Unless the Illuminati and its “deep state” allies in the New World Order have one hell of a last-minute surprise ending plotted for this crazy election year, Donald Trump will become President of the United States today. To borrow a line from a favorite old Johnny Cash song, we don’t like it but we guess things happen that way.
If we were the sunny sorts of conservatives who go looking for silver livings we could console ourselves that at least Barack Obama is no longer president and Hillary Clinton never will be, which is indeed good news and probably enough consolation to most of our conservatives friends to get through the next four years no matter what happens, but we’re the more traditionally dour types of conservatives who can’t help noticing the gathering dark clouds within any silver livings. A nation faced with such dismal choices for leadership is already in sorry shape, and although we might have dodged the worst it that doesn’t mean the future is at all bright.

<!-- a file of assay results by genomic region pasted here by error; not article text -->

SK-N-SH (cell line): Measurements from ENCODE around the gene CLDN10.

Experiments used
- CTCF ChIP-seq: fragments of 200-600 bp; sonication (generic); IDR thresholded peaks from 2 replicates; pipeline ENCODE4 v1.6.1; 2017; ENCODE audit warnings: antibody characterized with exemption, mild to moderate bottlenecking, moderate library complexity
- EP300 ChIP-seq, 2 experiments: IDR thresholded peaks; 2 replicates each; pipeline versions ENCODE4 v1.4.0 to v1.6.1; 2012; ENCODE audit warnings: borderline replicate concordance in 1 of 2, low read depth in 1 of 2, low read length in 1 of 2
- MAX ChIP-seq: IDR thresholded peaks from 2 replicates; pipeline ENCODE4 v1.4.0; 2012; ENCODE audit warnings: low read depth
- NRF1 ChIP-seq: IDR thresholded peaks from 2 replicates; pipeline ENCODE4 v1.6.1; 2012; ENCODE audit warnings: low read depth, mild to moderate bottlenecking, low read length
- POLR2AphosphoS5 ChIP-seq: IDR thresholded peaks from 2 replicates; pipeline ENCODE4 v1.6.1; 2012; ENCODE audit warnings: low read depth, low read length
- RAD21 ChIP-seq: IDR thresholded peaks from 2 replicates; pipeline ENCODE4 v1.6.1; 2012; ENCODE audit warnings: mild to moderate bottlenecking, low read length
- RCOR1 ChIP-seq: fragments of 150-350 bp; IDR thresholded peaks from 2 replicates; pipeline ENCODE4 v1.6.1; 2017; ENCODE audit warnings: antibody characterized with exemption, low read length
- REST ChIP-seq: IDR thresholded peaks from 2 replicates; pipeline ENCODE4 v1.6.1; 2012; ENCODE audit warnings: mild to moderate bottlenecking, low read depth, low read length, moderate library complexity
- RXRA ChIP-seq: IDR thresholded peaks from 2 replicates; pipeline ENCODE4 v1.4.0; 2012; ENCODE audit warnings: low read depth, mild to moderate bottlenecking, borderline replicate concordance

Ours is the old-fashioned style of conservatism informed by the Judeo-Christian faith’s Old Testament postlapsarian worldview, which means we have no faith whatsoever in mere humans, and it’s left us particularly suspicious of this Trump fellow. From the moment he descended down that famous escalator from Trump tower to announce his candidacy, and throughout his improbable rise to the presidency, we have repetitively noted that he’s a six-times-bankrupt and thrice-married-to-an-illegal-immigrant-nudie-model real-estate-and-gambling-and-strip-club-and-professional-wrestling-and-reality-show-and-scam-university mogul who mocks the handicapped and brags about the married women he’s bagged and is notorious for not keeping his contractual promises and has introduced all sorts of language we don’t care to recount here into the political discourse, and despite all the winning he’s done along the way it’s all still true and troubling. Some of our conservative friends assure us that just such a follow is surely going to make America great again, as so many of our liberal friends assured us that his predecessor was surely going to bring hope and change to our land, but then as now we’ll stick with the old time religion and expect to not end up being suckers.